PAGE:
Dear Brothers and Sisters in our Lord Jesus Christ,
Synod 2012 instructed me to send “a pastoral letter” to the churches. This letter is written primarily in response to Overture 3, which requested that a study be conducted to determine “the difference between the mission of the church as institution and as organism” (Agenda for Synod 2012, p. 467), regarding whether the official church may take and proffer positions on certain matters or whether such matters should be left to individual members of the church.
Specifically addressed in that overture were matters such as “positions on political policies, often including pending legislation concerning immigration, foreign aid, voting rights of felons, debt relief for foreign countries, and so forth” (Agenda, p. 466). The overture also asked whether the church should encourage members to vote a certain way on pending legislation or to take a certain position with regard to global warming. The issues are legion; the controversy is intense.
Synod 2012 decided to “receive Overture 3 for information” and not to take action with regard to appointing such a study committee (Acts of Synod 2012, p. 808). Head-in-the-sand decision? Avoidance of the issues? No, synod decided essentially that how you and I talk about these things is as important – and at this time, perhaps, more urgent – than what we talk about.
First, it is important to remember that these issues are far from irrelevant and ought to be discussed. We must take a vital interest in such things as foreign policy, immigration and climate. It is also important to note that engaging in conversation about these significant matters does not necessarily mean taking a position on them. To bring them up is not necessarily to declare how people ought to feel about or react to them.
Synod also asked the executive director to remind all of us that the Christian Reformed Church has taken positions on a number of ethical matters over the years. These positions and statements are published as the Doctrinal and Ethical Positions (available through Faith Alive Christian Resources) and are available online at crcna.org/pages/positions.cfm. Our previous discussions and decisions can be very helpful to all of us in facing current issues. Please remember that certain positions are not only permissible but obligatory to Christians. For example, while the immigration issue is surely multifaceted, it cannot be debated that Christians must care for others and be concerned for the poor and disenfranchised.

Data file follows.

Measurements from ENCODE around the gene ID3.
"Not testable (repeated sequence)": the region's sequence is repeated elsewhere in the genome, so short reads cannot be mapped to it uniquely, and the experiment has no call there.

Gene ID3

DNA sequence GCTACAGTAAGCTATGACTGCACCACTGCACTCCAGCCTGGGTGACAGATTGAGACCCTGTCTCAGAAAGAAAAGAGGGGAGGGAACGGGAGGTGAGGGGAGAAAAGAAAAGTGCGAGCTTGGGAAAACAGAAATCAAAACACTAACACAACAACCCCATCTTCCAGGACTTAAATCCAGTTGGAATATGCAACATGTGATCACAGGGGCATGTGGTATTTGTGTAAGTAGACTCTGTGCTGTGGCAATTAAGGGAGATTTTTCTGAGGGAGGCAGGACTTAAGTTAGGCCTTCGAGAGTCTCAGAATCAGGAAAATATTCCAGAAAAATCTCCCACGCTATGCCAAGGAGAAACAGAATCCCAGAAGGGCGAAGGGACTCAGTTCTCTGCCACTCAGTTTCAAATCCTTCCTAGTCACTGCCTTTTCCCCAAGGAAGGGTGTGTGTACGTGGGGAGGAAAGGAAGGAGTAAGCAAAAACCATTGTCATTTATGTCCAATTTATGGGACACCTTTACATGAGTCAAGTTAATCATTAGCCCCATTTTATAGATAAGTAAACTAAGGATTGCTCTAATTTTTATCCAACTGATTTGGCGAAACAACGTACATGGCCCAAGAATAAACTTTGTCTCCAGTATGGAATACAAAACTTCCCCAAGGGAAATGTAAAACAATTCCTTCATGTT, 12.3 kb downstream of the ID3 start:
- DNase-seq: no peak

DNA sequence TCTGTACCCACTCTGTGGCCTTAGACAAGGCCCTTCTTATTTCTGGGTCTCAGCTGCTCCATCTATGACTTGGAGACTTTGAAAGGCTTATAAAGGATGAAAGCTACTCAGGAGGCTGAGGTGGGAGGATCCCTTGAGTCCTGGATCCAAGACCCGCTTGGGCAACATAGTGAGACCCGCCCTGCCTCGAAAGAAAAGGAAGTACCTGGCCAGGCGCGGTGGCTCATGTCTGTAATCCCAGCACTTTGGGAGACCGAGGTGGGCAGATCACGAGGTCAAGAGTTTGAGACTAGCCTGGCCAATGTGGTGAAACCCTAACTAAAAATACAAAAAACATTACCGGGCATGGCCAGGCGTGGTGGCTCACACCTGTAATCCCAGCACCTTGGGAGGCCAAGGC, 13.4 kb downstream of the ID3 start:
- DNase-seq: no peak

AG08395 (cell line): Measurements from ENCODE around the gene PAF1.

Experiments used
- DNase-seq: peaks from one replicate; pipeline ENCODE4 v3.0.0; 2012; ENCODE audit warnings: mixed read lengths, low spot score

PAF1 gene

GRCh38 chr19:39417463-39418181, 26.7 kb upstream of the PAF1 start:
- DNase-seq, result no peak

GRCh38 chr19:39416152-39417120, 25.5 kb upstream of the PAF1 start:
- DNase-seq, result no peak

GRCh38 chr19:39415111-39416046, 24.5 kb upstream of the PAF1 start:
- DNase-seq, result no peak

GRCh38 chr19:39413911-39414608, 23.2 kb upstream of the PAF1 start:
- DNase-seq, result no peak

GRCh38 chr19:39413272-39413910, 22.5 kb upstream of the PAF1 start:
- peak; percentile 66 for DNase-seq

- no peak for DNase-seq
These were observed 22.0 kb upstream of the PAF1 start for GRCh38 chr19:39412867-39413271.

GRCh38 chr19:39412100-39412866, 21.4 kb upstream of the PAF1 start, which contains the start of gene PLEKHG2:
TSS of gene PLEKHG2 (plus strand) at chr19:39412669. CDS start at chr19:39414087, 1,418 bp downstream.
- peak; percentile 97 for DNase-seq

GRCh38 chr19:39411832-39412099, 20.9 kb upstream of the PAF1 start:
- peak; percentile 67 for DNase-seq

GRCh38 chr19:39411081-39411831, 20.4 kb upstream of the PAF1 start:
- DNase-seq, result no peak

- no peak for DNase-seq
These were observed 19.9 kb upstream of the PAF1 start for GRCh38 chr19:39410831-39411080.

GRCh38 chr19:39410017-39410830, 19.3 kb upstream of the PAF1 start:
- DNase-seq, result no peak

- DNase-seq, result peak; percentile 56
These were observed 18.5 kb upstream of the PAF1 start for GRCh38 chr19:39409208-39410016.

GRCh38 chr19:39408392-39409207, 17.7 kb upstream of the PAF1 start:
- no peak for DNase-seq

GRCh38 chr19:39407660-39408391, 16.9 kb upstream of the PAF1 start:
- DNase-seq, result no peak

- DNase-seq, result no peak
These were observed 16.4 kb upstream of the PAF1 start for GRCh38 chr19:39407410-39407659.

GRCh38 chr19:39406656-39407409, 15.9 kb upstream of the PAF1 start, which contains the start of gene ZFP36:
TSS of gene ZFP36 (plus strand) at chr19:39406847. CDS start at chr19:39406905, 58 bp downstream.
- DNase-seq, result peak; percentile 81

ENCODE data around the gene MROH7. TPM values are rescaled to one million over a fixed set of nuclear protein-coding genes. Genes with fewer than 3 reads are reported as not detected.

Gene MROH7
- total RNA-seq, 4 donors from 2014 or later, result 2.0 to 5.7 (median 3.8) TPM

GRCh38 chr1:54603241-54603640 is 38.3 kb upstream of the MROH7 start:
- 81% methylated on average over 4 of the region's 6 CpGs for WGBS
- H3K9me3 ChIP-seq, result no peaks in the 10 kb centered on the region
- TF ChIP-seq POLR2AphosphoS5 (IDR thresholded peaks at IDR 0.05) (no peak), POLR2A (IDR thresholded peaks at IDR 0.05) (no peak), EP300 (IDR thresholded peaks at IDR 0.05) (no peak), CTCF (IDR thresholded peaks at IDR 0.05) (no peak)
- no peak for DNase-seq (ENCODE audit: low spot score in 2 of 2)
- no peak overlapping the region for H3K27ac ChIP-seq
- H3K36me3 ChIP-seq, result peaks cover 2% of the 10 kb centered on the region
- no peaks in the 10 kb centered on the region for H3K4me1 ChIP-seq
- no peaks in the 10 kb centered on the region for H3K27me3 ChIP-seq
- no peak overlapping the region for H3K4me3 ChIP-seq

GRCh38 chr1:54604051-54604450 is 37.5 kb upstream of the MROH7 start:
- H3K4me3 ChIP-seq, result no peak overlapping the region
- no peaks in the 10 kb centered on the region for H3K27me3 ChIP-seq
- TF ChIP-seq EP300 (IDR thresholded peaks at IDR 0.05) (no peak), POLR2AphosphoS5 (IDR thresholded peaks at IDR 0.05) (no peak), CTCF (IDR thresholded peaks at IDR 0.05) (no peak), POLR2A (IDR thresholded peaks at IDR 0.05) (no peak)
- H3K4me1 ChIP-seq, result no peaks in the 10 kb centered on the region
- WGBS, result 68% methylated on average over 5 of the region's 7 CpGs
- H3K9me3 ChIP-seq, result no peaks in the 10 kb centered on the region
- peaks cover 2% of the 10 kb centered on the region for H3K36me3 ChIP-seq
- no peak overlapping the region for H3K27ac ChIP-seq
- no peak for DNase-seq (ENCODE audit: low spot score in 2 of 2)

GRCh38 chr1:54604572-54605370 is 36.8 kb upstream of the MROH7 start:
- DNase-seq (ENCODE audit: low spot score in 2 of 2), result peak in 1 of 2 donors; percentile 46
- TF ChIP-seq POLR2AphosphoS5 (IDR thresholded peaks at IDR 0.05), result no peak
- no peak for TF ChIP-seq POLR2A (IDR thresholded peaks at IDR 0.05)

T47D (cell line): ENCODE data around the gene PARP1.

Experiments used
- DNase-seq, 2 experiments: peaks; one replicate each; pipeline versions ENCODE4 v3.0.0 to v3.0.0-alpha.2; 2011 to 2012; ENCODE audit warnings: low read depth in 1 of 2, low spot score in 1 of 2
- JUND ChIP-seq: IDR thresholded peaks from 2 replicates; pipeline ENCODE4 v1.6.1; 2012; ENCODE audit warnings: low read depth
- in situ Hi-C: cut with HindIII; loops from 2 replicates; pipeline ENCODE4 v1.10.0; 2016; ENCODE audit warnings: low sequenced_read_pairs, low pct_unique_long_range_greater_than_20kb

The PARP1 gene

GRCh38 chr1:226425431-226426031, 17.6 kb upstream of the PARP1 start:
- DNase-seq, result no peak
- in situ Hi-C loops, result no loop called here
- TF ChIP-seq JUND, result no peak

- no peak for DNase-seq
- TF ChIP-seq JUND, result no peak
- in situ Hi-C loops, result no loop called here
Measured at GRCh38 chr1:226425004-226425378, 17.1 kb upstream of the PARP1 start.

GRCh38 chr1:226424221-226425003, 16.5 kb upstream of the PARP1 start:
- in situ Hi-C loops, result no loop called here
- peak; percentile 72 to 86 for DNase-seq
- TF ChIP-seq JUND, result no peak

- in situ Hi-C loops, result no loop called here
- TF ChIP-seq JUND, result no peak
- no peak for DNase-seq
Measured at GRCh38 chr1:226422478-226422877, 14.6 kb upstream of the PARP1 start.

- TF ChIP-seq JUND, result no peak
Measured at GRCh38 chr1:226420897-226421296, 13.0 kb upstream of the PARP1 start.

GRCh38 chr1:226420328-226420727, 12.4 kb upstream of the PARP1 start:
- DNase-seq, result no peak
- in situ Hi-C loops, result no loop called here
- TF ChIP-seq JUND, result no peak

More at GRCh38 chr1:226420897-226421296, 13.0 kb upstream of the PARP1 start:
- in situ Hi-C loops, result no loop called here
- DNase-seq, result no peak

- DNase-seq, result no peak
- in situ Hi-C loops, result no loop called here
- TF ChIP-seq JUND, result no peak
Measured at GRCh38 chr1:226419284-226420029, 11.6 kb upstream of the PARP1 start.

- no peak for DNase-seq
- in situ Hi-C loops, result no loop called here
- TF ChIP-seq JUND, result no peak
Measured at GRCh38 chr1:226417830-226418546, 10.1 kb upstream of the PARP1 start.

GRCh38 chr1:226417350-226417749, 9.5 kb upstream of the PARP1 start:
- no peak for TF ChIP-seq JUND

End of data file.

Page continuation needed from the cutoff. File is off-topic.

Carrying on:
When we speak to one another, when we speak to others, and when we speak about one another and others, we must be sensitive and act in a Christian manner. We must be careful to say what we say and hold to what we believe in ways that do not wound others or offend them. It is neither sinful nor peripheral to try to be as politically correct (and therefore inoffensive) as possible. We may not ignore or belittle or look down on those who see things differently than we do. We should engage one another in a Christian manner in continuing discussion.
All of this led Synod 2012 to quote from James 1:19: “Everyone should be quick to listen, slow to speak and slow to become angry.” In the next verse, James goes on to say, “. . . because human anger does not produce the righteousness that God desires” (1:20). It is, Synod 2012 reminded us, even in how we discuss and perhaps disagree with each other that we reveal whose we are and point to the Christ in and through whom we all find our unity.
In this way, synod reminds us that we must address the world and society in which we live. We must do so in the light of God’s inspired and always relevant Word. We must always speak and write sensitively and lovingly. And we must see both our engagement with our world and the manner of that engagement as part of our witness to and for the Christ who is the one before whom every one of our knees must bow and whom every one of our tongues must confess as Lord (Phil. 2:10-11).
In Christ our Lord,
Rev. Joel Boot
Executive Director, CRCNA